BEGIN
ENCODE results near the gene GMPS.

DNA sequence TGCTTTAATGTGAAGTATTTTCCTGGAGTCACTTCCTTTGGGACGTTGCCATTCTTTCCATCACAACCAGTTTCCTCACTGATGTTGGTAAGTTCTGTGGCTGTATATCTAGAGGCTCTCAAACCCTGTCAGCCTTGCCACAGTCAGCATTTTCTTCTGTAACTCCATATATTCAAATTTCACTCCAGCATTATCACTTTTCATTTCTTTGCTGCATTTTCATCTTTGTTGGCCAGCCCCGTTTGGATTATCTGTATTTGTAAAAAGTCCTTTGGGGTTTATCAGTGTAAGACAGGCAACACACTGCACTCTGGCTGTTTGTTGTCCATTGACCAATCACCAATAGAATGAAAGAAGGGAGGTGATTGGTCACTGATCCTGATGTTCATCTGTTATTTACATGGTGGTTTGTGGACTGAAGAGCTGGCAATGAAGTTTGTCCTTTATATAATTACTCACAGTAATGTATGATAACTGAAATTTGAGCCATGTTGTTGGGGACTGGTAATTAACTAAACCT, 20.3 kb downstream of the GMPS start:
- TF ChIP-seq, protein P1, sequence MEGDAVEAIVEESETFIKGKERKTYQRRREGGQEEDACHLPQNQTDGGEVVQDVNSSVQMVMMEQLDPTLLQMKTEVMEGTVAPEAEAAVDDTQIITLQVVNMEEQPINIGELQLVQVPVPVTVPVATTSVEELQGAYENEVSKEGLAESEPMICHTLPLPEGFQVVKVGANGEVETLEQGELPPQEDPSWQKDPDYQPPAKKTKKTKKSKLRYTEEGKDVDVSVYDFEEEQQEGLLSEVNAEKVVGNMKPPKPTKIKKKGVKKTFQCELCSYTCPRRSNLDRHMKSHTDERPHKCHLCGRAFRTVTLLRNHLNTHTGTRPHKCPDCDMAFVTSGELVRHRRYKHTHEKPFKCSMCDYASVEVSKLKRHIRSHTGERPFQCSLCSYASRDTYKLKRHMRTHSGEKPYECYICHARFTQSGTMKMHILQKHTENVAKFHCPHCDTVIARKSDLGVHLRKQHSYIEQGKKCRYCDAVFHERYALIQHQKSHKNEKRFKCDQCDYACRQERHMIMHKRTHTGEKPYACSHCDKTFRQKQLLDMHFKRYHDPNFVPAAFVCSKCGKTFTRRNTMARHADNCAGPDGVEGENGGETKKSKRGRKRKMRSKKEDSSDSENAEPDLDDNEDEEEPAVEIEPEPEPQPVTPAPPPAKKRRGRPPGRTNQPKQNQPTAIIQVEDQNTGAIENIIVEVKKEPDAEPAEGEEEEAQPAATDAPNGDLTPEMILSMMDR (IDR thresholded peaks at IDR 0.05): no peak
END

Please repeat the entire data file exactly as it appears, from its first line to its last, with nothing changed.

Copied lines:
ENCODE results near the gene GMPS.

DNA sequence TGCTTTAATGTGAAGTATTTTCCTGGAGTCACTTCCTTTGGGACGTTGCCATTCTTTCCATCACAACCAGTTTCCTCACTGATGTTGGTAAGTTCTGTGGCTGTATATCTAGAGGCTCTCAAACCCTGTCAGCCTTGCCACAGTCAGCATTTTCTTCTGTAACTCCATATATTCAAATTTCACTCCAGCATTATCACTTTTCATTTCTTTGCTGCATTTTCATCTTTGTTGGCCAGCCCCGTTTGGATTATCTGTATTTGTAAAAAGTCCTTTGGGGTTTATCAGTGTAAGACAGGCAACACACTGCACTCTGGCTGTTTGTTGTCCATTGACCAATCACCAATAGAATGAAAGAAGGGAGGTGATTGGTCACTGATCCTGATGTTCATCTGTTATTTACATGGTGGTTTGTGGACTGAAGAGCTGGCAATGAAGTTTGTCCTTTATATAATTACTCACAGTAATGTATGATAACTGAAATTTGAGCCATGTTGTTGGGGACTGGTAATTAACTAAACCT, 20.3 kb downstream of the GMPS start:
- TF ChIP-seq, protein P1, sequence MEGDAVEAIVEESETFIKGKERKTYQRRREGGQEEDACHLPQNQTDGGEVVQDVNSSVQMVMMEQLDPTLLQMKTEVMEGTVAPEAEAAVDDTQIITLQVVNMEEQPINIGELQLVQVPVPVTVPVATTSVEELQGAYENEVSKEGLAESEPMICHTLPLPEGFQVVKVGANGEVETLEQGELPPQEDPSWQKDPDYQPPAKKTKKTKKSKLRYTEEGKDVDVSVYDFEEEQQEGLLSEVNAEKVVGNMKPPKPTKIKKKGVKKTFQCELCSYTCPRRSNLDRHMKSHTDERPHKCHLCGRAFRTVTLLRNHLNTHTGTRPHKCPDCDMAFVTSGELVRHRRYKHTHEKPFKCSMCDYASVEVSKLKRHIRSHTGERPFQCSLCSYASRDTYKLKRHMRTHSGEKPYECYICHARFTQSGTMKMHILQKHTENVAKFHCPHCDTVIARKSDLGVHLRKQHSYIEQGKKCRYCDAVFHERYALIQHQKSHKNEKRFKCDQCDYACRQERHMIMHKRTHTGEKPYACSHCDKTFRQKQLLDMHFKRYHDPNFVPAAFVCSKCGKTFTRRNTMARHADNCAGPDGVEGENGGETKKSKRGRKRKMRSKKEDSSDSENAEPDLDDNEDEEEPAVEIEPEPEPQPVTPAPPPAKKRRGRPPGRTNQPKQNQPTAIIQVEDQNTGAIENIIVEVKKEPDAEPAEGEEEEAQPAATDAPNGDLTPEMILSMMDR (IDR thresholded peaks at IDR 0.05): no peak